“Knowledge without action is
like a bow without a string.” A relationship as close as blood relationship
must be established between knowledge and action. Knowledge is
acquired, because it is a ladder leading up to action, which is true
action only if it leads to God.”
– Franz Rosenthal
Knowledge Triumphant: The Concept of Knowledge in Medieval Islam
Knowledge is the most integral part of our human condition. It is the characterizing trait of mankind that makes us distinct from all of God’s other creations. It is what compels us to understand our existence in the cosmos. It is what moves our hearts and urges us to act. The void within us all which burns for answers to the existential questions of life can only be filled with knowledge of oneself and, ultimately, knowledge of our Creator.
In his book “Knowledge Triumphant: The Concept of Knowledge in Medieval Islam”, the American Historian Franz Rosenthal states that civilizations revolve around abstract concepts which in turn makes them distinct in their character. As for Islam, he concludes that the Islamic civilization was characterized by the pursuit of knowledge. Seeking knowledge was elevated to such a degree that no aspect of Muslim society had remained untouched by what Rosenthal describes as an “all-pervasive attitude towards knowledge as something of supreme value…” (p.2).
Cordoba, also known as Qurtuba in Arabic, was a remarkable example of a community where the sanctity of knowledge was venerated in every aspect of Muslim society. It was a city not only distinguished for its cultural diversity and scientific innovations, but also for the ground-breaking strides made in various fields of scholarship. Muslims thrived through innovations that were hundreds of years before their time. Along with many other centers of knowledge in the Muslim world, Cordoba served as a gateway into a realm of knowledge unknown to most of the world at the time. These momentous achievements not only influenced the course of history, but also served as a catalyst for the cultural and intellectual rebirth of western civilization.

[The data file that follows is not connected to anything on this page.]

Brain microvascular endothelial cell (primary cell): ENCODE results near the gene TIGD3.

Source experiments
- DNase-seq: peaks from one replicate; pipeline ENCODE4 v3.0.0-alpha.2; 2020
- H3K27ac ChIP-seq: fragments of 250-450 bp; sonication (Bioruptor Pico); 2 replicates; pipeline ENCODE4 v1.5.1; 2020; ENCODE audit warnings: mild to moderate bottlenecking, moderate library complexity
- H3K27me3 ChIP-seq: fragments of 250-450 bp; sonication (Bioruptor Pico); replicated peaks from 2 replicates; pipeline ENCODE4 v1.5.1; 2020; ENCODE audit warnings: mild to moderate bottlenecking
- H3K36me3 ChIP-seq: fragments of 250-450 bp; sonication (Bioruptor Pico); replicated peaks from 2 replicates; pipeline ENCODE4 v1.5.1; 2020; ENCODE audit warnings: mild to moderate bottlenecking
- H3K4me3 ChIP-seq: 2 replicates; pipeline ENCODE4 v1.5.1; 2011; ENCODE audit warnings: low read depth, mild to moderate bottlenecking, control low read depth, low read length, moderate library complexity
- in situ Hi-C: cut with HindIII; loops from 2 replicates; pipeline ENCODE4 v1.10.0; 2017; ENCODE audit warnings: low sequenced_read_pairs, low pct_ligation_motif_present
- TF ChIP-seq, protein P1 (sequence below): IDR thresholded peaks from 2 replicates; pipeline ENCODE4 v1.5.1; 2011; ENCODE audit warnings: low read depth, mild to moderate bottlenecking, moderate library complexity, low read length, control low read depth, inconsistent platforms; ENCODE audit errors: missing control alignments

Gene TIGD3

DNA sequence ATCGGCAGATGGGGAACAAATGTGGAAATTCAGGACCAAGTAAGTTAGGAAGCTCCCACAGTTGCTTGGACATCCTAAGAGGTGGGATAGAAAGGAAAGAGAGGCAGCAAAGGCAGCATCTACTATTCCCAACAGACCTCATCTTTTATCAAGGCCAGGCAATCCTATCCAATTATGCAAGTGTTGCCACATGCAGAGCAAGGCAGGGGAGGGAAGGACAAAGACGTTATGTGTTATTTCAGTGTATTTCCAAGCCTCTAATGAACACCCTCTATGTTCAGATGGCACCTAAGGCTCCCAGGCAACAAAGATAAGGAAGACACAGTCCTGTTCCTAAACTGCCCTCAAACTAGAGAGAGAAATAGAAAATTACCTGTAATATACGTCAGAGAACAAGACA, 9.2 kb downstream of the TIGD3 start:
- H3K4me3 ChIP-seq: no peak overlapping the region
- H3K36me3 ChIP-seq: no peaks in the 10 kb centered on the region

Our rich intellectual tradition cultivated by men and women of great spiritual caliber serves as a mirror for us in the modern world. We are reluctant to hold up this mirror and take a good look at ourselves for fear of what we may see. A troubled figure deeply unsettled, exhausted, and unable to recognize itself. Our crisis is deeply rooted in our apathy towards preserving and honouring our tradition. One of the greatest calamities to befall this community is the very loss of this attitude Dr. Rosenthal speaks of. We have compartmentalized our faith to conveniently fit into our neatly corporatized routines. Where mention of God is only permitted so long as it is flavoured with political correctness and palatable to the masses. Where our lives as Muslims are no longer oriented towards God, but towards serving our lowest desires.
We are in desperate need of collective introspection. We must acknowledge how far we have strayed from God’s guidance, and how utterly we are in need of His light in every waking moment of our lives. Within every Muslim who has even an atom’s weight of faith, their hearts burn with an unrelenting need to connect with the Divine. It is through reviving and acting upon the sacred knowledge taught to us by our beloved Prophet ﷺ that this void in our hearts can be filled and we can become socially and spiritually conscious people once again.
Our predecessors, men and women who internalized this truth, laid before us a timeless representation of how we as Muslims must engage the world we live in. Whether it is tasteful to say or not, we Muslims are an integral part of our communities, and must begin to act as such. It goes without saying we must revive our culture of innovation and influence, and revive a deep reverence for sacred knowledge as a part of every Muslim’s daily life. As Shaykh Faraz Khan, a prominent contemporary scholar, once said quoting his teacher “our responsibility is not to rework the foundation laid for us, but to find where our predecessors left off and build from there”.
That is the spirit behind Qurtuba Online.
Written by Ilhan Ibrahim